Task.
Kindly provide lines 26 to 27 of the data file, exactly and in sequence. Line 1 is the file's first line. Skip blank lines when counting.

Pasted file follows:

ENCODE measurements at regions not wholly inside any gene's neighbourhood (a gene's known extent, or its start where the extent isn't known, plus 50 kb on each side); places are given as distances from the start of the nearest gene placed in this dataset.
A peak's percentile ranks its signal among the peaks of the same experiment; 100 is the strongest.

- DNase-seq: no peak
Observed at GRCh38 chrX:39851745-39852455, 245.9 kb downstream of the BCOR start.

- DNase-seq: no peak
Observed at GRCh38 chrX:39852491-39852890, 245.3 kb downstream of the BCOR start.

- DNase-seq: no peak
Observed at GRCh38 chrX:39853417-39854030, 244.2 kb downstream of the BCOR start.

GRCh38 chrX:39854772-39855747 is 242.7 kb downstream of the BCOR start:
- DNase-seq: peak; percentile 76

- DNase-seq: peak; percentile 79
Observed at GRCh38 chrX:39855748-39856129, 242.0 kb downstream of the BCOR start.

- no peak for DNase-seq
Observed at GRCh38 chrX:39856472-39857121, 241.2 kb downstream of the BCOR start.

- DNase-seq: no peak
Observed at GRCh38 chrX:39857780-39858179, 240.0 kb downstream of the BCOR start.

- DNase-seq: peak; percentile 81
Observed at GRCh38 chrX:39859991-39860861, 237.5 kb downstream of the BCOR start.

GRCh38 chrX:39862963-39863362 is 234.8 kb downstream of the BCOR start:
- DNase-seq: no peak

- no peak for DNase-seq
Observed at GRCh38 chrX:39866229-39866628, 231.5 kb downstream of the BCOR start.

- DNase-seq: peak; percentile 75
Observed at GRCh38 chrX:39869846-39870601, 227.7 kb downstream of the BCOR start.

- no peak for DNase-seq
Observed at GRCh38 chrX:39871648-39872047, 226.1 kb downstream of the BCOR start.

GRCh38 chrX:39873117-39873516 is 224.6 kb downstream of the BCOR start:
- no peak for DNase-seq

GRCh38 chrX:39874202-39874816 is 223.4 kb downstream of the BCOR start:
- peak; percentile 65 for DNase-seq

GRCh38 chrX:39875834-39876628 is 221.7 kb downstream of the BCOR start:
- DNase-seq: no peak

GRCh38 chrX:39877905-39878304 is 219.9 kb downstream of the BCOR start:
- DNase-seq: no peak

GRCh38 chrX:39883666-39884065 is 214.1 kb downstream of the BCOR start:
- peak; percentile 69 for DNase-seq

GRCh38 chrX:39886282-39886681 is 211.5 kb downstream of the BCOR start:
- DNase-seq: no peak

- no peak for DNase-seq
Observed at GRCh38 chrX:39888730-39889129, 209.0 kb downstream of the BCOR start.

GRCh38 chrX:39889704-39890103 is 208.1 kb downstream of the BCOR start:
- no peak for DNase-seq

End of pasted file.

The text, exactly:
Observed at GRCh38 chrX:39871648-39872047, 226.1 kb downstream of the BCOR start.

GRCh38 chrX:39873117-39873516 is 224.6 kb downstream of the BCOR start: